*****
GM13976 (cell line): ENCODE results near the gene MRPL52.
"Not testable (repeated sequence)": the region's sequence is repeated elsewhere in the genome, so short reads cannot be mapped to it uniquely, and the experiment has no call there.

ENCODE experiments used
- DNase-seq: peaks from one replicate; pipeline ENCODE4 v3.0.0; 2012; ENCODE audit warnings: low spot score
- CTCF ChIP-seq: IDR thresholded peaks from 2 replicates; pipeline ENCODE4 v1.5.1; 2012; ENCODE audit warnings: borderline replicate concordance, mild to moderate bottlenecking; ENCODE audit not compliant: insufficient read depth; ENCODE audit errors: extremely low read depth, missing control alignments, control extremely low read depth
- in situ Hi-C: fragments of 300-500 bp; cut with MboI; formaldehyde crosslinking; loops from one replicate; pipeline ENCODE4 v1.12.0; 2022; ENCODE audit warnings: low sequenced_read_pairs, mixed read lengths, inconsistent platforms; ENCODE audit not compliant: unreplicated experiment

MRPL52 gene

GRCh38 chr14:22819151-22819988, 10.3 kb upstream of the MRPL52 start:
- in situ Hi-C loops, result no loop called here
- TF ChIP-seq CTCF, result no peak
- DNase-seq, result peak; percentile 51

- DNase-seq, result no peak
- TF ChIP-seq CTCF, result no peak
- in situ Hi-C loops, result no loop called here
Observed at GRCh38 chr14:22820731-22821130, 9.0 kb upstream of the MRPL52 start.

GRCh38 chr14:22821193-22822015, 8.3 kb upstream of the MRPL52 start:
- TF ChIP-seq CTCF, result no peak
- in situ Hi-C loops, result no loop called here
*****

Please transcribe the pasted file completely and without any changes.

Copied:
GM13976 (cell line): ENCODE results near the gene MRPL52.
"Not testable (repeated sequence)": the region's sequence is repeated elsewhere in the genome, so short reads cannot be mapped to it uniquely, and the experiment has no call there.

ENCODE experiments used
- DNase-seq: peaks from one replicate; pipeline ENCODE4 v3.0.0; 2012; ENCODE audit warnings: low spot score
- CTCF ChIP-seq: IDR thresholded peaks from 2 replicates; pipeline ENCODE4 v1.5.1; 2012; ENCODE audit warnings: borderline replicate concordance, mild to moderate bottlenecking; ENCODE audit not compliant: insufficient read depth; ENCODE audit errors: extremely low read depth, missing control alignments, control extremely low read depth
- in situ Hi-C: fragments of 300-500 bp; cut with MboI; formaldehyde crosslinking; loops from one replicate; pipeline ENCODE4 v1.12.0; 2022; ENCODE audit warnings: low sequenced_read_pairs, mixed read lengths, inconsistent platforms; ENCODE audit not compliant: unreplicated experiment

MRPL52 gene

GRCh38 chr14:22819151-22819988, 10.3 kb upstream of the MRPL52 start:
- in situ Hi-C loops, result no loop called here
- TF ChIP-seq CTCF, result no peak
- DNase-seq, result peak; percentile 51

- DNase-seq, result no peak
- TF ChIP-seq CTCF, result no peak
- in situ Hi-C loops, result no loop called here
Observed at GRCh38 chr14:22820731-22821130, 9.0 kb upstream of the MRPL52 start.

GRCh38 chr14:22821193-22822015, 8.3 kb upstream of the MRPL52 start:
- TF ChIP-seq CTCF, result no peak
- in situ Hi-C loops, result no loop called here